The following is a set of use cases where our customers have successfully used Imager to address various aspects of their camera system design, analysis, fabrication, test and/or calibration workflows:
Go from a high level concept to specifications – Often a camera design project starts with a goal. Imager helps the camera engineer go from a goal to component specifications while considering the numerous technical and business objectives. Find the right balance between cost and performance and custom vs. off-the-shelf parts. Quantify the tradeoffs and communicate the results using a medium that everyone understands; images.
Improve computer vision algorithm results – Replace your pinhole camera model with a high fidelity model and better understand the impact of changes in lighting, motion, real optical aberrations, system depth of field, high dynamic range, and noise. Introduce known degradations to quantify performance and understand performance bounds. Get to a better solution quicker.
Improve an existing product – With an existing camera product, there are often opportunities to reduce cost, or improve performance by changing to new lens or sensor components. You also have to manage customization requests. It takes a lot of experimentation to understand how component changes are going to influence your system’s performance. Imager predicts your new system’s performance without hardware iterations, allowing you to greatly reduce development costs and risks, and to get your improved product to market quicker.
Understand if your new camera design will meet your goals – Use your virtual camera in a realistic imaging scenario to understand if it is going to meet your goals. Run experiments on your computer, reduce risk, improve confidence in your solution, and then invest in hardware.
Compare systems and understand tradeoffs – There are a lot of ideas about how to make better cameras. Try them out and see if they provide the benefit you hope they will. Understand tradeoffs and easily communicate them to your team.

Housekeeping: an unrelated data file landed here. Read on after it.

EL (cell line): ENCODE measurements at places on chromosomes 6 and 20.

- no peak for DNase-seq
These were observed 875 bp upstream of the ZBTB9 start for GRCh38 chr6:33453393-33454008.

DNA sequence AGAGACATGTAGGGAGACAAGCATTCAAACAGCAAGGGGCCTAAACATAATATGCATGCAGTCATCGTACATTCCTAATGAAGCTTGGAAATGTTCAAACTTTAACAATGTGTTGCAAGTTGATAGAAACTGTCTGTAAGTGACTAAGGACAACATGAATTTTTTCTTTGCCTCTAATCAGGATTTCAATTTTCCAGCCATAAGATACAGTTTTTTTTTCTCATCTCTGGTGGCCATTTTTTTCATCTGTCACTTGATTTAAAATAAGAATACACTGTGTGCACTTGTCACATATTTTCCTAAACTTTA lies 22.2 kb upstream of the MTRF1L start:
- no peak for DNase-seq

Determine how to test your new camera hardware – You have a new camera system and now it is time to test it. Determine what you should be testing, what charts you will need, and where you should place them. Maximize your measurement SNR and reduce the risk of passing cameras that should fail.
Understand the impact of camera tolerances – Understand the impact of camera tolerances such as sensor tilts and decenters on your camera system performance. Use your knowledge to improve your calibration process, make your algorithms more robust to errors, or to better specify acceptable sensor alignment tolerances to your manufacturing team.
Communicate and negotiate with vendors – Often yield can be improved if specifications are slightly changed, but it is difficult to visually understand the impact of these changes. Use Imager to visualize if the specification changes will be noticeable and make better decisions about the balance between cost and performance.
Try out your new lens design – You think your lens design will work much better than the last generation lens design. Try it out in your system and see if it meets your expectations. Look at the impact of mismatches between the lens CRA and sensor microlens shifts, see how it will perform in low light conditions, see if hand shake is going to be an issue, and see how sensitive your design is to sensor tilt and decentration.